This is my first time seeing Once on This Island, the musical that first brought the musical theatre team of composer Stephen Flaherty and lyricist Lynn Ahrens to wide acclaim. It did not soar to the top of my list of Flaherty & Ahrens shows – Seussical and Ragtime are still firmly ensconced up there – but I do now understand the appeal of its vigorous Caribbean-flavored score. It’s the show as a whole I have some problems with.
Once on This Island tells of Ti Moune (American Idol contestant Syesha Mercado), a peasant girl who rescues and falls in love with Daniel (the smoothly pretty Adam Jacobs), a wealthy boy from the other side of a fictional island in the Antilles. The island gods test the strength of her love against the powerful forces of prejudice, hatred and death.
My problem rests in the underlying feeling that the “exoticism” of the Caribbean is being exploited rather than explored. Flaherty & Ahrens bring up the issues of economic inequality on the island, but never really critique them (as they later did with racism in Ragtime and homophobia in A Man of No Importance). Daniel is essentially a rich boy who gets away with everything with no consequences – and that’s not okay.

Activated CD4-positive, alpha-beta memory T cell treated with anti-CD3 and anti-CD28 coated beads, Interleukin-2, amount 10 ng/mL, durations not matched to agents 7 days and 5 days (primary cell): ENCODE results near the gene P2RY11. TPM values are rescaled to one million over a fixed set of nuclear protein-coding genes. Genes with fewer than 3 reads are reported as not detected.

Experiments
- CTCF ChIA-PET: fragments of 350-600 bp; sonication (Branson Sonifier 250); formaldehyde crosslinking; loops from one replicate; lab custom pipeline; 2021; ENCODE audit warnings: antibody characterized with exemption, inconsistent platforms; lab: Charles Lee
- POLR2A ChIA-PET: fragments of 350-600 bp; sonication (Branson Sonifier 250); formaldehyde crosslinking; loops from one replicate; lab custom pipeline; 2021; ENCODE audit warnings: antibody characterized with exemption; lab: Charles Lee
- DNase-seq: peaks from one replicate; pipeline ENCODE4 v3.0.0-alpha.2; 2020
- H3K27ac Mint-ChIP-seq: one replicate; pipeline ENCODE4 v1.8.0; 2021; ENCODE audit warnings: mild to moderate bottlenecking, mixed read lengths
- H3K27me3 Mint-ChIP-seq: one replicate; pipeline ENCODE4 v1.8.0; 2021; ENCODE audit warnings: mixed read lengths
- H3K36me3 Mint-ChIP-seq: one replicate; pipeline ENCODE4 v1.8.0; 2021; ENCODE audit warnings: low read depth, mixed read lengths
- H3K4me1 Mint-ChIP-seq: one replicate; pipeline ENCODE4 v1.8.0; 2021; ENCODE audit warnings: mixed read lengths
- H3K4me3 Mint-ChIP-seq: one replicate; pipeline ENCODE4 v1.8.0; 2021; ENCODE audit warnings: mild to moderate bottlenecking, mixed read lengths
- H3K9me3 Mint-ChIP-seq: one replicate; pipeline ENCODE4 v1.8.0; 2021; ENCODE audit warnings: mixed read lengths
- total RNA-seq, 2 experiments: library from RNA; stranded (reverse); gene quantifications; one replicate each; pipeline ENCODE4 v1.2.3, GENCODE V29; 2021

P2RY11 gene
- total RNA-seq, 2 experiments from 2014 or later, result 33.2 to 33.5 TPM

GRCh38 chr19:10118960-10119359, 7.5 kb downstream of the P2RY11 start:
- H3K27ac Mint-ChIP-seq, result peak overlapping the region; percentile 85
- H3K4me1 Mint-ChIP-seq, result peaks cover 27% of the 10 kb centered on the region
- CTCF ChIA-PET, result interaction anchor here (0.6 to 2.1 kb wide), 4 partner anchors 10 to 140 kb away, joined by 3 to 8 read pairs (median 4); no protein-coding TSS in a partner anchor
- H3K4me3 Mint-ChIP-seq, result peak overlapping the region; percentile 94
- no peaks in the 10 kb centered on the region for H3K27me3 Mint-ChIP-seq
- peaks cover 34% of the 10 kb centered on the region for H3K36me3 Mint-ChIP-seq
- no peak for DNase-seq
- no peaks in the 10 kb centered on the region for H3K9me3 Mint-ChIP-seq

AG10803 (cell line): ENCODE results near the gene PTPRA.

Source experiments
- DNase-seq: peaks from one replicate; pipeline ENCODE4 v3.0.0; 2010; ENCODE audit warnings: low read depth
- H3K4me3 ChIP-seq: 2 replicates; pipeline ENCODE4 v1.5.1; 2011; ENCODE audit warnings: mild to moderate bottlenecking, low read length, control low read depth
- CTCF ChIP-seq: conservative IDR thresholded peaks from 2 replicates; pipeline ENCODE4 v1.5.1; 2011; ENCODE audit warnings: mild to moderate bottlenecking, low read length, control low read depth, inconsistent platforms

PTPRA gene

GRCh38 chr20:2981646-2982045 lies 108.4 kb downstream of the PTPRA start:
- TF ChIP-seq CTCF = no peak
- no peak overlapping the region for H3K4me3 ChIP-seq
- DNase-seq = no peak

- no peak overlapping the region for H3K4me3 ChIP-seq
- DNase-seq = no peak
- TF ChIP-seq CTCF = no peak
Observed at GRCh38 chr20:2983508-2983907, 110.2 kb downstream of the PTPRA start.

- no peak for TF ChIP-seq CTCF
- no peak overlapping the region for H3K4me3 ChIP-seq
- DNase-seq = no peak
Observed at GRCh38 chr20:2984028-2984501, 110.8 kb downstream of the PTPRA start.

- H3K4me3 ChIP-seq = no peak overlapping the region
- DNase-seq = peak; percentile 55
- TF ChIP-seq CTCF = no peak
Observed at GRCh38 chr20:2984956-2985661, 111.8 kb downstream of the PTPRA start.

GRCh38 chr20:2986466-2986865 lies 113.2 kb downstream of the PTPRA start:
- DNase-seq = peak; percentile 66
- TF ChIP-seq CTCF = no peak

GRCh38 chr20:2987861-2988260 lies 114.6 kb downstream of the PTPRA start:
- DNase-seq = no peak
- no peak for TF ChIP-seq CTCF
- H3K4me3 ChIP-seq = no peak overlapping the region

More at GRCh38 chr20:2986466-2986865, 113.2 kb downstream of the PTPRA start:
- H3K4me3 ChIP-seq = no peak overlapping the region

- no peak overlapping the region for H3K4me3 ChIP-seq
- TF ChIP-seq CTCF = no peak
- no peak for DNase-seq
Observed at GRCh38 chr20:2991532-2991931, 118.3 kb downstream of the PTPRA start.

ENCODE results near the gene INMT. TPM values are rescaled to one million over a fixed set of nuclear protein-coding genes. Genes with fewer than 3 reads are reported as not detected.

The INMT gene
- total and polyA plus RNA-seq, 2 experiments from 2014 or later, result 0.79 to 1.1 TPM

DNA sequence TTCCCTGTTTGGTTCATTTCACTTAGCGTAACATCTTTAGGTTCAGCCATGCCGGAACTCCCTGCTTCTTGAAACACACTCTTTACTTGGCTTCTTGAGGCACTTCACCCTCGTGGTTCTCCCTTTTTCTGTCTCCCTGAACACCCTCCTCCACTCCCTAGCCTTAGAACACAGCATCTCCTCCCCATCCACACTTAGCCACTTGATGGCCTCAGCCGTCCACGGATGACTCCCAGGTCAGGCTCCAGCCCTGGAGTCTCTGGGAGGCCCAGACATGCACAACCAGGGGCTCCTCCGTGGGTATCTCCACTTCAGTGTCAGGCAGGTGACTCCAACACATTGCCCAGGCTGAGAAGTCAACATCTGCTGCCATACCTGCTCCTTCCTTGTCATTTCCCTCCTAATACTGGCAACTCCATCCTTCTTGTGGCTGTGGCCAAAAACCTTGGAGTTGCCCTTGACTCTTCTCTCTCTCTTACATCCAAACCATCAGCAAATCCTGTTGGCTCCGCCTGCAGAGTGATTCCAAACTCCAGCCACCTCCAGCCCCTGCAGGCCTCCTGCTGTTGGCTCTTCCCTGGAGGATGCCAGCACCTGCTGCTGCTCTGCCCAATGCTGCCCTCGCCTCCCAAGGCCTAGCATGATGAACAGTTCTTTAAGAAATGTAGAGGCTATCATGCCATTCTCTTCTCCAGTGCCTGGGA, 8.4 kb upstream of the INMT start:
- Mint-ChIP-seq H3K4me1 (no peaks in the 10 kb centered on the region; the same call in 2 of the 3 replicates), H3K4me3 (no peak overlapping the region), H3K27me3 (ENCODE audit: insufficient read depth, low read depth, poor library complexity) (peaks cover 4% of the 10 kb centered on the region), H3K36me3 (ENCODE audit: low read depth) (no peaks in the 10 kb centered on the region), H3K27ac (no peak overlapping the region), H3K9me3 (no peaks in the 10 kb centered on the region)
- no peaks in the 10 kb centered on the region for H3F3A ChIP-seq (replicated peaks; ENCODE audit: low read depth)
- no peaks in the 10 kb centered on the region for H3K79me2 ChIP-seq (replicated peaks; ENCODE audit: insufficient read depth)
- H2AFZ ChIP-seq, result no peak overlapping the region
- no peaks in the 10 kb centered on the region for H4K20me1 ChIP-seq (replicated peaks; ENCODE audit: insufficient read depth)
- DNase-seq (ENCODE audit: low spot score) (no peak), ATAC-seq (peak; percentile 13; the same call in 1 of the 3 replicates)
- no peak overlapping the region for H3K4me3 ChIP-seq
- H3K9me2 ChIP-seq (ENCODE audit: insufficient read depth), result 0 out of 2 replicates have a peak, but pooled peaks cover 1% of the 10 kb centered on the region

That said, the Paper Mill production successfully emphasizes the musical’s considerable strengths. Director Thomas Kail has a real gift for pacing, and this Island clicks right along, with inventive, pared-down staging. Kenny Posner is one of my favorite lighting designers, and his work here captures the magic of this pseudo-mythical story. And Bradley Rapier’s athletic choreography is the engine that really drives this dance-heavy show.
In the final analysis, there is plenty here to entertain both adults and children. I’m just not sure I want the kiddies leaving with the essentially conservative message of Once on This Island.
For tickets, click here.
For more reviews and interviews by Jonathan Warman, see his blog Drama Queen.